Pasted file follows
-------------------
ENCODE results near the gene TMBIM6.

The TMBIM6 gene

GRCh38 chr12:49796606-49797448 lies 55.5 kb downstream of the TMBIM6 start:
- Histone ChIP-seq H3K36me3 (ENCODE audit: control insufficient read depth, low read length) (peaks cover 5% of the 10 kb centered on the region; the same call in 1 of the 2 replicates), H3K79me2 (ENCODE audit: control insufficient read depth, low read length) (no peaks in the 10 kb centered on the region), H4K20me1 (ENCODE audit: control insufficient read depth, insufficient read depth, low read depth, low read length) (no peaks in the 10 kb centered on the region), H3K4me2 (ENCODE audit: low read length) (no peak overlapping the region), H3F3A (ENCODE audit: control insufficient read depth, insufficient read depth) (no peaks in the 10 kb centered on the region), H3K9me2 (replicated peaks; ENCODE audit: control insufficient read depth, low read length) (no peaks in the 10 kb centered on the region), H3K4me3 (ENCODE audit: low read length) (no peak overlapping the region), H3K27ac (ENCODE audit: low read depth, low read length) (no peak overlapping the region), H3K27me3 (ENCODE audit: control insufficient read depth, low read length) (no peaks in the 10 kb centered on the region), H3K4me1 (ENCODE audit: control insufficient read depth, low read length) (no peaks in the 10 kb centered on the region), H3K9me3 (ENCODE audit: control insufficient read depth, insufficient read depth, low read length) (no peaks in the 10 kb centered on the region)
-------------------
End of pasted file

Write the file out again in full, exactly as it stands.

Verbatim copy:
ENCODE results near the gene TMBIM6.

The TMBIM6 gene

GRCh38 chr12:49796606-49797448 lies 55.5 kb downstream of the TMBIM6 start:
- Histone ChIP-seq H3K36me3 (ENCODE audit: control insufficient read depth, low read length) (peaks cover 5% of the 10 kb centered on the region; the same call in 1 of the 2 replicates), H3K79me2 (ENCODE audit: control insufficient read depth, low read length) (no peaks in the 10 kb centered on the region), H4K20me1 (ENCODE audit: control insufficient read depth, insufficient read depth, low read depth, low read length) (no peaks in the 10 kb centered on the region), H3K4me2 (ENCODE audit: low read length) (no peak overlapping the region), H3F3A (ENCODE audit: control insufficient read depth, insufficient read depth) (no peaks in the 10 kb centered on the region), H3K9me2 (replicated peaks; ENCODE audit: control insufficient read depth, low read length) (no peaks in the 10 kb centered on the region), H3K4me3 (ENCODE audit: low read length) (no peak overlapping the region), H3K27ac (ENCODE audit: low read depth, low read length) (no peak overlapping the region), H3K27me3 (ENCODE audit: control insufficient read depth, low read length) (no peaks in the 10 kb centered on the region), H3K4me1 (ENCODE audit: control insufficient read depth, low read length) (no peaks in the 10 kb centered on the region), H3K9me3 (ENCODE audit: control insufficient read depth, insufficient read depth, low read length) (no peaks in the 10 kb centered on the region)